Love can even exist without that feeling we always associate with it, since true love is bigger than cathecting. In a well-functioning marriage, disagreements can happen, and tempers can flare, but the partners continue to work in tandem toward their goals. These are two people who made a commitment through their own volition, and that’s more important than any fleeting emotions.

However, for love to flourish it needs more than a commitment – it requires attention and the understanding that it can be lost.

Loving someone means giving them attention and supporting their growth. And this requires putting aside everything else to truly listen and concentrate on what your loved one is saying and experiencing. When you do this, you extend yourself and gain new knowledge about the person you love. But remember, you can’t love someone without the risk of losing them.

Learning 660

When you have  cultivated  a  deep  sense  of  faith  in  your  abilities  and an  indomitable  spirit,  nothing  can  stop  you  from  succeeding  in  all your  pursuits  and  living  with  great  rewards.  

Taking  the  time  to master  your  mind,  to  care  for  the  body  and  to  nourish  your  soul will  put  you  in  a  position  to  develop  more  richness  and  vitality  in your  life.  It  is  as  Epictetus  said  so  many  years  ago:  ‘No  man  is  free who  is  not  a  master  of  himself.’

“Kaizen”  is  actually  a  very  practical  concept. Very.  Think  about  it.  How  could  a  person  possibly  lead a  corporation  if  he  cannot  even  lead  himself?  How  could  you nurture  a  family  if  you  haven’t  learned  to  nurture  and  care  for yourself?  How  could  you  possibly  do  good  if  you  don’t  even  feel good?  Do  you get  the point?”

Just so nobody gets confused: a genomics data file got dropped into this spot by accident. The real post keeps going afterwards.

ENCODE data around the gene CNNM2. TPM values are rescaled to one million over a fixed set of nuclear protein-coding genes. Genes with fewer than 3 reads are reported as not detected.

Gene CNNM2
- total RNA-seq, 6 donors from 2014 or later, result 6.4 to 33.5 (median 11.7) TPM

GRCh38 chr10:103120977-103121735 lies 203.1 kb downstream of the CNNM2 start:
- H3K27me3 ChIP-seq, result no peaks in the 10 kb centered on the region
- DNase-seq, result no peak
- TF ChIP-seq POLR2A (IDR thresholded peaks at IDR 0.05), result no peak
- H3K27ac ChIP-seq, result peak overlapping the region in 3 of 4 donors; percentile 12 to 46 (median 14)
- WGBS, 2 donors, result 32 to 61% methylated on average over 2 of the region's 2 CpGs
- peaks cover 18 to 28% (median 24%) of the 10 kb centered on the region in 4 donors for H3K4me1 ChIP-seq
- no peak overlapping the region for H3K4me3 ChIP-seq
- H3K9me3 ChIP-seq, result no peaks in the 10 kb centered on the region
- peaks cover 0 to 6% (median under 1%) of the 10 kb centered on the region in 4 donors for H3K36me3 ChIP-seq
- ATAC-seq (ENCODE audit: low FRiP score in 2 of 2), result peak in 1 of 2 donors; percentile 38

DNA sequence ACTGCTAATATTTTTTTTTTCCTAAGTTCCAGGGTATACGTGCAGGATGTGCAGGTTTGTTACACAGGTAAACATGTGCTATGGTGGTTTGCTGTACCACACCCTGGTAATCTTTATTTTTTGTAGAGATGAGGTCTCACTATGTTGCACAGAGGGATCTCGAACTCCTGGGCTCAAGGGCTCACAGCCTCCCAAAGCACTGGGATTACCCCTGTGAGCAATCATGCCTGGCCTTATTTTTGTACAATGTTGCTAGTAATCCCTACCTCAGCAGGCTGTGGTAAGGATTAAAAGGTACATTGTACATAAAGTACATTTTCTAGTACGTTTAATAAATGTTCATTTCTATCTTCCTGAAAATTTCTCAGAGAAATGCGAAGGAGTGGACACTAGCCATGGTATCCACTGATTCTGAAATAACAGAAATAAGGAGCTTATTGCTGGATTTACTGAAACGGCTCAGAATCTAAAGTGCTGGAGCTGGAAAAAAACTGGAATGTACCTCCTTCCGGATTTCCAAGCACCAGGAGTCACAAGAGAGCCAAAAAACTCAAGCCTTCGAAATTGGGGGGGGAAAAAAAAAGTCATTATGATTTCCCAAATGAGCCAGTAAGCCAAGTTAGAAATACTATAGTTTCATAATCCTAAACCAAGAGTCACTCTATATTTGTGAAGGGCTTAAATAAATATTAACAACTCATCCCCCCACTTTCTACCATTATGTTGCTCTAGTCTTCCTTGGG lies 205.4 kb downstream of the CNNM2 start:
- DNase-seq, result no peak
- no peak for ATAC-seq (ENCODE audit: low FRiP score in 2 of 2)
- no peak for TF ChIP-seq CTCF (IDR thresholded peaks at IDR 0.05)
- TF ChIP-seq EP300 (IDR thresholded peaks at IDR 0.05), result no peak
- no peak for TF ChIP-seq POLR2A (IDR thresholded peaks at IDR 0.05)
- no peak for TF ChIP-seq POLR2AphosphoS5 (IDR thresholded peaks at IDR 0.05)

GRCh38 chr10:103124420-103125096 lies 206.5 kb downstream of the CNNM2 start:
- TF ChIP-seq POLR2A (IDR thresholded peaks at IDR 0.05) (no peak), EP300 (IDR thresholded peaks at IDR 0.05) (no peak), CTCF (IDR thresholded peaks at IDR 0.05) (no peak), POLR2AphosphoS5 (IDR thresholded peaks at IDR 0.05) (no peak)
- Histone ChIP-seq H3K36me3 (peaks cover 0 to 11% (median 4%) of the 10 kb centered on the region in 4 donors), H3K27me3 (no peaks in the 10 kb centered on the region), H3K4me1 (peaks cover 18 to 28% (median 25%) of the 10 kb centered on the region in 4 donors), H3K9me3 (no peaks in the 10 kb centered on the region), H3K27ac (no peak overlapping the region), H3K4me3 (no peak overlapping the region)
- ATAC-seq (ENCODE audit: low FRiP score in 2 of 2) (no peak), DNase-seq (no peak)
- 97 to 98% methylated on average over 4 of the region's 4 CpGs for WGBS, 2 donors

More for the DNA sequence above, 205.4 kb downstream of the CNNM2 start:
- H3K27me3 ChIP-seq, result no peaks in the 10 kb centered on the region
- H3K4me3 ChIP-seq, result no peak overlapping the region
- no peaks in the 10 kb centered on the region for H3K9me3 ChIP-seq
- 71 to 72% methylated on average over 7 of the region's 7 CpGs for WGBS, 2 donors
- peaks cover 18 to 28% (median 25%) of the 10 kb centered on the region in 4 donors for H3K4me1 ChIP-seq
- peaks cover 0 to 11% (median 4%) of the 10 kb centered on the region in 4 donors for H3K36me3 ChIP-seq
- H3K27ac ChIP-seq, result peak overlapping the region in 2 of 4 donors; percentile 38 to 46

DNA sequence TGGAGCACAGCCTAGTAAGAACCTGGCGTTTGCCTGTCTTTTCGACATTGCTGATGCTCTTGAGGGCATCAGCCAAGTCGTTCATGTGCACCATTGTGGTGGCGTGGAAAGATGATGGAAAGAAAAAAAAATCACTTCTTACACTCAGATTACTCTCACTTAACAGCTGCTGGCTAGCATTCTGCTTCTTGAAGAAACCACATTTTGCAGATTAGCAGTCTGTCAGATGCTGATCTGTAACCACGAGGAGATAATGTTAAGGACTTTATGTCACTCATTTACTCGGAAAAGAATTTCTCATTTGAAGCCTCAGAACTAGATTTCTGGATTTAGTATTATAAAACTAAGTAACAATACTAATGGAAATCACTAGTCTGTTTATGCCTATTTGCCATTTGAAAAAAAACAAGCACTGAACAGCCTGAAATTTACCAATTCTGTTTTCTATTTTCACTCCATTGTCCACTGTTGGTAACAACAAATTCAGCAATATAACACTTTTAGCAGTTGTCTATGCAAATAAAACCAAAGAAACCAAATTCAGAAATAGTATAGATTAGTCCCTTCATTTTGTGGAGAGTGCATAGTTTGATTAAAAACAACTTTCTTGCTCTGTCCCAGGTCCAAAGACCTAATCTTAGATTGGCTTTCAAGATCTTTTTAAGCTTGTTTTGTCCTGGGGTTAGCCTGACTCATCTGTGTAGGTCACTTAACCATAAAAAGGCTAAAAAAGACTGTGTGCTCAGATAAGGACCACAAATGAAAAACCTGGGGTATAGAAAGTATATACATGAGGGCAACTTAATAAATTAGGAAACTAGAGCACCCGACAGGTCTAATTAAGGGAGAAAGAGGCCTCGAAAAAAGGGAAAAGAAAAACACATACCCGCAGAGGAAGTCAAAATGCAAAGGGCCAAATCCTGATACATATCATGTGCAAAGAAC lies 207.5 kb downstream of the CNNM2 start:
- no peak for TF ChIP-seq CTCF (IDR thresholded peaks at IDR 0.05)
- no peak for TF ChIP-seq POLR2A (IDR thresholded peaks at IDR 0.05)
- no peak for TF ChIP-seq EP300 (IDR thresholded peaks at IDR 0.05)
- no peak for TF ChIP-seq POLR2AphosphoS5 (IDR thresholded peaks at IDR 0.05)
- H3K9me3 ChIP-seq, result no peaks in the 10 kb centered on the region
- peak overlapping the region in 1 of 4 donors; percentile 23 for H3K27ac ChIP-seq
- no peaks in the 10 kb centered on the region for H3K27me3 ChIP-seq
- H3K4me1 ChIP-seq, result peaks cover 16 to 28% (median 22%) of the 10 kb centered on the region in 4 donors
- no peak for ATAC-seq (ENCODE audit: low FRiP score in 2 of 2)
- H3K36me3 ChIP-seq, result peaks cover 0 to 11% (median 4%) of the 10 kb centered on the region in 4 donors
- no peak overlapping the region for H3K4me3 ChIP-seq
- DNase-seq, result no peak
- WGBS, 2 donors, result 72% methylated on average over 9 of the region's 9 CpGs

We need to think far  more  than  the importance  of  daily  exercise, a  healthful  diet  and  a  balanced lifestyle. Its the  importance  of  building strength  of  character,  developing  mental  toughness  and  living with courage. These  three  attributes  would  lead one  not  only  to  a  virtuous  life  but  to  a  life  filled  with  achievement, satisfaction  and  inner  peace.  Courage  was  a  quality  everyone could  cultivate  and  one  that  would  pay  huge  dividends  over  the long  run. 

What  does  courage  have  to  do  with  self-leadership  and personal  development?”  One can wonder. 

“Courage allows you to  run  your  own  race.  Courage  allows  you to  do  whatever  you  want  to  do  because  you  know  that  it  is  right. Courage  gives  you  the  self-control  to  persist  where  others  have failed.”

Ultimately,  the  degree  of  courage  you  live  with  determines the  amount  of  fulfillment  you  receive.  It  allows  you  to  truly  realize all  the  exquisite  wonders  of  the  epic  that  is  your  life.  And  those who  master  themselves  have  an  abundance  of  courage.

Learning 629

Surprisingly, stress doesn’t necessarily make us likely to indulge in bad habits; when we’re anxious or tired, we fall back on our habits, whether bad or good. 

For this reason, it’s all the more important to try to shape habits mindfully, so that when we fall back on them at times of stress, we’re following activities that make our situation better, not worse.

Perfection may be an impossible goal, but habits help us to do better. 

Bhagwad Gita in one sentence per chapter

Chapter 1
Wrong thinking is the only problem in life.

Chapter 2

Right knowledge is the ultimate solution to all our problems.

Chapter 3

Selflessness is the only way to progress & prosperity.


Chapter 4

Every act can be an act of prayer.

Chapter 5

Renounce the ego of individuality & rejoice in the bliss of infinity.

Chapter 6

Connect to the Higher consciousness daily.

Chapter 7

Live what you learn.

Chapter 8

Never give up on yourself.

Chapter 9

Value your blessings.

Chapter 10

See divinity all around.

Chapter 11

Have enough surrender to see the Truth as it is.

Chapter 12

Absorb your mind in the Higher.

Chapter 13

Detach from Maya & attach to Divine.

Chapter 14

Live a lifestyle that matches your vision.

Chapter 15

Give priority to Divinity.

Chapter 16

Being good is a reward in itself.

Chapter 17

Choosing the right over the pleasant is a sign of power.

Chapter 18

Let Go, Lets move to union with Divine.